New Mammogram Recommendations Betray Women, Doctors and Science
This week the US Preventive Services Task Force (USPSTF) revised their recommendations for screening mammograms. Their recommendations have ignited much controversy and have weakened the credibility of a formerly objective scientific body.
This post is longer than usual. It deals with an important subject in some detail. For the readers who like to delve into the details and see the data, set this aside for when you can give it some time, follow the links, and check out the articles yourself. If you just want an executive summary, skim for the bold face type and read the conclusion.
What did the USPSTF recommend?
My regular readers know that the USPSTF is a national body of scientists who periodically assess the medical literature and provide recommendations about preventive tests and treatments. Because they are unaffiliated with any specific interest group, the USPSTF developed a reputation as the most objective and unbiased source of medical recommendations. For every test or therapy they reviewed, they weighed patient benefit against the potential for patient harm (regardless of cost) and reported whether the intervention was beneficial, harmful or that there is insufficient evidence to decide. I personally looked to their recommendations and wrote about them frequently.
The USPSTF’s last review of the literature regarding mammograms was in 2002. At that time they recommended a mammogram every one to two years for women aged 40 and older.
This week, in the Annals of Internal Medicine they published their new recommendations, supported by two articles detailing the scientific evidence that was reviewed to reach their conclusions. Their current recommendation (link 1 below) for mammograms is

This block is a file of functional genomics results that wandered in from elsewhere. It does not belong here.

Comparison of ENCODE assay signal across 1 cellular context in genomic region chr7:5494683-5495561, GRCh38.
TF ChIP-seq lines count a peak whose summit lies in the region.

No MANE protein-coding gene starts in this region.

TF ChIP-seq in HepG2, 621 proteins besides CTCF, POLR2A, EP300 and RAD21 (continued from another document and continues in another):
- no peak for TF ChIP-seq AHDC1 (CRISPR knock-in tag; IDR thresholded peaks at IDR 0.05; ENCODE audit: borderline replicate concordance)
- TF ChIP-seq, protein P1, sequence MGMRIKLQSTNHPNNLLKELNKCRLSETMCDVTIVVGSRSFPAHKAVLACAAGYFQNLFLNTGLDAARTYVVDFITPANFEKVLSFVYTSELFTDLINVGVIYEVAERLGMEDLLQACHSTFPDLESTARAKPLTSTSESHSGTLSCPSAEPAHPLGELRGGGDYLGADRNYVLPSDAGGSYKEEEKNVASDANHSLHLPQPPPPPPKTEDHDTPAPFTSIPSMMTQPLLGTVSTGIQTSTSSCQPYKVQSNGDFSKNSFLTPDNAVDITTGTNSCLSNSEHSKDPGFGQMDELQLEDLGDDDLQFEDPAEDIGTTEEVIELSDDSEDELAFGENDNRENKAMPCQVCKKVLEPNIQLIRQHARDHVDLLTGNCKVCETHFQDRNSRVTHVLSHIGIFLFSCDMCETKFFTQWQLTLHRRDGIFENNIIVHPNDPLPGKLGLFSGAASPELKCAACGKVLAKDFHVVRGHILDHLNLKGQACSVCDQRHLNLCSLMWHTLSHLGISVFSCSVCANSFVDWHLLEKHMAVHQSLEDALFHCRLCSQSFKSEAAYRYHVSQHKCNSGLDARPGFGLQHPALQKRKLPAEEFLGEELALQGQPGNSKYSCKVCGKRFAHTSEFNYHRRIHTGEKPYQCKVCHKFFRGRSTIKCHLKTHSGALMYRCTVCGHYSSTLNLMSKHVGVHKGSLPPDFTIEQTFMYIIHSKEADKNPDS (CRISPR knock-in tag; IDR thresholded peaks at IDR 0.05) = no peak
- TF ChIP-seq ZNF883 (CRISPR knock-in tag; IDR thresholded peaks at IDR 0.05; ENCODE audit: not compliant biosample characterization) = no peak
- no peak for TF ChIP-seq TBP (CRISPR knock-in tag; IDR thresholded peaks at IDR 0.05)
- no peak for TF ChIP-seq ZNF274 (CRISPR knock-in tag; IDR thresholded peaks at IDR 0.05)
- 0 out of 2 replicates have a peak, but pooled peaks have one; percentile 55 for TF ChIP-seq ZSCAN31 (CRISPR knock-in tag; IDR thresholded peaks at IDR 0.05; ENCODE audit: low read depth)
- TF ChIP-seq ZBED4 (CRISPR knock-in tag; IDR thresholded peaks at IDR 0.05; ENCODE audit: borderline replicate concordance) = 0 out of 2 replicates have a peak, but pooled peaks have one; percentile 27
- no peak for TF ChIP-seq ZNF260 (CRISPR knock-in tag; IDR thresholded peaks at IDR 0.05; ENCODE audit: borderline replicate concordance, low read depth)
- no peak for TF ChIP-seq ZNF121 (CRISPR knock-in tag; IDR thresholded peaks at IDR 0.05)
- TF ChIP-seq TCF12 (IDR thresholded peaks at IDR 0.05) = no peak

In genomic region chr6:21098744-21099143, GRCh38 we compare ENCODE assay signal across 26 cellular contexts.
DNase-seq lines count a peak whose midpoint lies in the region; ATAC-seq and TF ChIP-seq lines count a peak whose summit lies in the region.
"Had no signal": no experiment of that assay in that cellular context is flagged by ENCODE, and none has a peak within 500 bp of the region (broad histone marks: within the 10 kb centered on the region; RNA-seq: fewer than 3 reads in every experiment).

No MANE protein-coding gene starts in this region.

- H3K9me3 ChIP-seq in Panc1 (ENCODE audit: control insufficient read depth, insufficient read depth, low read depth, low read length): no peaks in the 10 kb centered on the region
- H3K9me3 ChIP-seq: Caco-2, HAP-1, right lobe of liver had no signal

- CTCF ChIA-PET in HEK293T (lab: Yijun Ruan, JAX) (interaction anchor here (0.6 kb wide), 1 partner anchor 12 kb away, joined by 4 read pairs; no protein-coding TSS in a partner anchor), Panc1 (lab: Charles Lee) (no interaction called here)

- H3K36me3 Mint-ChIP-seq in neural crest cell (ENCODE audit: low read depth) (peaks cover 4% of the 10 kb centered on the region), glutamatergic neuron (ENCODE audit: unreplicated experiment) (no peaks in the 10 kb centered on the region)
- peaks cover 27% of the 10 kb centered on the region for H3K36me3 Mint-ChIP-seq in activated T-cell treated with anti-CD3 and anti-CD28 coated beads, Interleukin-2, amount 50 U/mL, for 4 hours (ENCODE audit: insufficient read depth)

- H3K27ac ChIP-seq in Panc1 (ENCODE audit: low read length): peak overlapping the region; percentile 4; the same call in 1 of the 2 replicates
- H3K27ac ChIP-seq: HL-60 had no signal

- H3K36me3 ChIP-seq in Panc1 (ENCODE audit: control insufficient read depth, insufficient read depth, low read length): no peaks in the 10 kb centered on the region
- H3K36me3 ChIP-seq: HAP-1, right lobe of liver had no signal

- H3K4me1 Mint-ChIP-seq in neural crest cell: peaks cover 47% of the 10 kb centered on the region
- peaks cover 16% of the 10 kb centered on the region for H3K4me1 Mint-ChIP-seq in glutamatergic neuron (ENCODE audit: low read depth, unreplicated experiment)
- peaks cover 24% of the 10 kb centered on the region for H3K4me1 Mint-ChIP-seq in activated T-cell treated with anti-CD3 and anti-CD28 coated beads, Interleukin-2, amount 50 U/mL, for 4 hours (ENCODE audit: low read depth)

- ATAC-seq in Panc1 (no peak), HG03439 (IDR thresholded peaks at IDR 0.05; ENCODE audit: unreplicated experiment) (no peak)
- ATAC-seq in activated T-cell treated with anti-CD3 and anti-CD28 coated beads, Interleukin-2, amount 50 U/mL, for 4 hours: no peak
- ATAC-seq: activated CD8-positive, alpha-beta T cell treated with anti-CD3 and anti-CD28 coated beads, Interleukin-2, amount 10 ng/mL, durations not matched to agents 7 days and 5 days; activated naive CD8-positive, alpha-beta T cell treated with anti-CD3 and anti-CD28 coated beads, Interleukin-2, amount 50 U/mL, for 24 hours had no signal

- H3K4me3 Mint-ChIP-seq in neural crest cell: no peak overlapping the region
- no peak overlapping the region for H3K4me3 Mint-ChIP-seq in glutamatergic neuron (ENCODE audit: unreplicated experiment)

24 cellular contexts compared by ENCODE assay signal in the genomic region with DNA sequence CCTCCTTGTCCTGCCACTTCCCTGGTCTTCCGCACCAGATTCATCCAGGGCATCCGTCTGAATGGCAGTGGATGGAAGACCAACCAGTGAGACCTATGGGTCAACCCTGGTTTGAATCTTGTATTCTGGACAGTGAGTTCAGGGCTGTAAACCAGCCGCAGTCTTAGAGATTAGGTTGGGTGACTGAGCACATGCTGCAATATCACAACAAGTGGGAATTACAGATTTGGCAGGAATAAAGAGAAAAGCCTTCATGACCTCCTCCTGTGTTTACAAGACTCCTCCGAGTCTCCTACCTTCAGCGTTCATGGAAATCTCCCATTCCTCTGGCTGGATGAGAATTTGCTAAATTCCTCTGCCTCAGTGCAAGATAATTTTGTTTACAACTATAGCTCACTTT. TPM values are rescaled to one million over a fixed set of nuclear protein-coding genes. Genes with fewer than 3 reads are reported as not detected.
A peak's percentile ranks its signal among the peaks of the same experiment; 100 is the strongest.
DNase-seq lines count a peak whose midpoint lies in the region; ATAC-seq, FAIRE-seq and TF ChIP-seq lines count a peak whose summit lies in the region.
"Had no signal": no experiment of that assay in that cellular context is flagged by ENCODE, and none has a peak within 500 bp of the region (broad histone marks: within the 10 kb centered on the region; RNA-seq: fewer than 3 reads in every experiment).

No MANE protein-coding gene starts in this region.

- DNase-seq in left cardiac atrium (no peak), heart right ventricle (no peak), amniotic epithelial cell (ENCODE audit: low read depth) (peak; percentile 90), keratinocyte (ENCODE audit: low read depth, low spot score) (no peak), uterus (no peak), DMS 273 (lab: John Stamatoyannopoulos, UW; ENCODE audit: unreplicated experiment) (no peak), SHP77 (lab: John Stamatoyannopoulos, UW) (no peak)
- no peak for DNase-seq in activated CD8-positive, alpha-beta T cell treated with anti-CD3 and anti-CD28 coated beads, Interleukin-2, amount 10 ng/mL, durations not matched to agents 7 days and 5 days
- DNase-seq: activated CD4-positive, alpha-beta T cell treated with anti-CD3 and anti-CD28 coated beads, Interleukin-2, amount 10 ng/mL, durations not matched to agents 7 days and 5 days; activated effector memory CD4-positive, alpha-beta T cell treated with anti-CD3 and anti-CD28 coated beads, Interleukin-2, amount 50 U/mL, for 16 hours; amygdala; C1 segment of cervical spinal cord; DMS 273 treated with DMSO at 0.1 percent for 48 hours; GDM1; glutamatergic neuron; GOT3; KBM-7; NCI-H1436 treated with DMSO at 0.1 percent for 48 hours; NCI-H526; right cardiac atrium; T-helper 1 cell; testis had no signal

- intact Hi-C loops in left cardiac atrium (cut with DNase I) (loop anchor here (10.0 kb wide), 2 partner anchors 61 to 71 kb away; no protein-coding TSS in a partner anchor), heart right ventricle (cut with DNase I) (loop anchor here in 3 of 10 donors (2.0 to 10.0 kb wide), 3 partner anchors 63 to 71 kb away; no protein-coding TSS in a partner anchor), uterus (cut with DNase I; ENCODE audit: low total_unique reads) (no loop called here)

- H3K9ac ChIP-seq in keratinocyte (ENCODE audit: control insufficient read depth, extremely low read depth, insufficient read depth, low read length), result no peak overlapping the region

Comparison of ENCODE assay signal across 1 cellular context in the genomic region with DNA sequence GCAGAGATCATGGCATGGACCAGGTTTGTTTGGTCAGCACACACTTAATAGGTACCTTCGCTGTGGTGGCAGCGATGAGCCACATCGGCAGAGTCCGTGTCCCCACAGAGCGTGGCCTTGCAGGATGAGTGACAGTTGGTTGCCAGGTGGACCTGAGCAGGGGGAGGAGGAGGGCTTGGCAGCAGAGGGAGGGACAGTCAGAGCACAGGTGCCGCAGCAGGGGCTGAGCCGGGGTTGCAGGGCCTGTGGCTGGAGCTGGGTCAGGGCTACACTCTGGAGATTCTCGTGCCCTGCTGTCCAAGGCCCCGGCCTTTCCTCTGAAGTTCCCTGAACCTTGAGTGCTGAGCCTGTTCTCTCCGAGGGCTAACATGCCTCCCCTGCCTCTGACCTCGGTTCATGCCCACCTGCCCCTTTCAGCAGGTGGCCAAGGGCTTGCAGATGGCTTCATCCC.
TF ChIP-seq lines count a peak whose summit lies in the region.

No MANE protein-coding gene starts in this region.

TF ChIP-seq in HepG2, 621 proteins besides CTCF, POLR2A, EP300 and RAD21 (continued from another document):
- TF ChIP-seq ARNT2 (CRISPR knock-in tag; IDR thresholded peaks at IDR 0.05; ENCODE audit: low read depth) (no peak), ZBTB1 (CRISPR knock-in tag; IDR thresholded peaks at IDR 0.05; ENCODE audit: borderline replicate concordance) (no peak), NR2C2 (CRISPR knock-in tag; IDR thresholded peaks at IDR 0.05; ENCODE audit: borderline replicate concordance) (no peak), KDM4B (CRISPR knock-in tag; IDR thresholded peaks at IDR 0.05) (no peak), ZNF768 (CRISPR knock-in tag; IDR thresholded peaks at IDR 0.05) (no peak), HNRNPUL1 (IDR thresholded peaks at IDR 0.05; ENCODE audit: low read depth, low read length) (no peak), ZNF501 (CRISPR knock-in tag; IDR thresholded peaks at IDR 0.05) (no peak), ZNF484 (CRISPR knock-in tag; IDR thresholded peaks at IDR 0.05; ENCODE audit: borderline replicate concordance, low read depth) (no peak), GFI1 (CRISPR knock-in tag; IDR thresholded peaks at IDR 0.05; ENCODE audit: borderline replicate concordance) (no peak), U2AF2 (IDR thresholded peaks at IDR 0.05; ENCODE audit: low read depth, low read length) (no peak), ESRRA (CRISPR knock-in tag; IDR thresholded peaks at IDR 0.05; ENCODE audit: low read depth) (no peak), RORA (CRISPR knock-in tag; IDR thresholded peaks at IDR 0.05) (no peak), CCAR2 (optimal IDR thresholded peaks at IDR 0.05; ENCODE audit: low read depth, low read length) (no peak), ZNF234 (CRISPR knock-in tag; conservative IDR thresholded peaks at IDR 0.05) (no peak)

The USPSTF recommends against routine screening mammography in women aged 40 to 49 years. The decision to start regular, biennial screening mammography before the age of 50 years should be an individual one and take into account patient context, including the patient’s values regarding specific benefits and harms.
The USPSTF recommends biennial screening mammography for women between the ages of 50 and 74 years.
The USPSTF concludes that the current evidence is insufficient to assess the additional benefits and harms of screening mammography in women 75 years or older.
So the major changes from 2002 are that
- mammograms are no longer recommended between the ages of 40 and 49,
- between 50 and 74 mammograms are recommended every two years, rather than every one to two years, and
- there is insufficient evidence about the benefits and harms of mammograms in women 75 years and older.
Shockingly, the first two points are entirely contradicted by the scientific evidence on which the recommendations are based.
What are the benefits and harms of mammograms for women in their 40s?
The article which examines the harms and benefits of mammograms in different age groups can be found at link 2, below. Table 1 (Mammography screening reduces breast cancer mortality for women aged 39 to 69 years.
So if mammograms have a life-saving benefit for women in their 40s, albeit a much smaller one than for women in their 50s or 60s, why would they not be recommended? Perhaps the harms caused by mammograms in that age group outweigh the benefits.
The article also methodically reviewed harms caused by mammograms. The risk posed by radiation exposure due to mammograms was studied without conclusive evidence of significant harm. The pain, anxiety and distress associated with undergoing mammograms and being told about potentially abnormal results were also studied. Most women surveyed reported that the pain and anxiety would not deter them from future mammograms. The most important harms that may result from mammography is a biopsy to determine if an abnormality is benign or malignant, additional imaging that may be required, and overdiagnosis, which means the diagnosis of breast cancer that is so slow-growing it is unlikely to shorten the woman’s lifespan.
(2) ” target=”_blank”>The Annals of Internal Medicine article studying how frequently mammograms should be done: Effects of Mammography Screening Under Different Screening Schedules: Model Estimates of Potential Benefits and Harm
New York Times article: ” target=”_blank”>Mammogram guidelines spark heated debate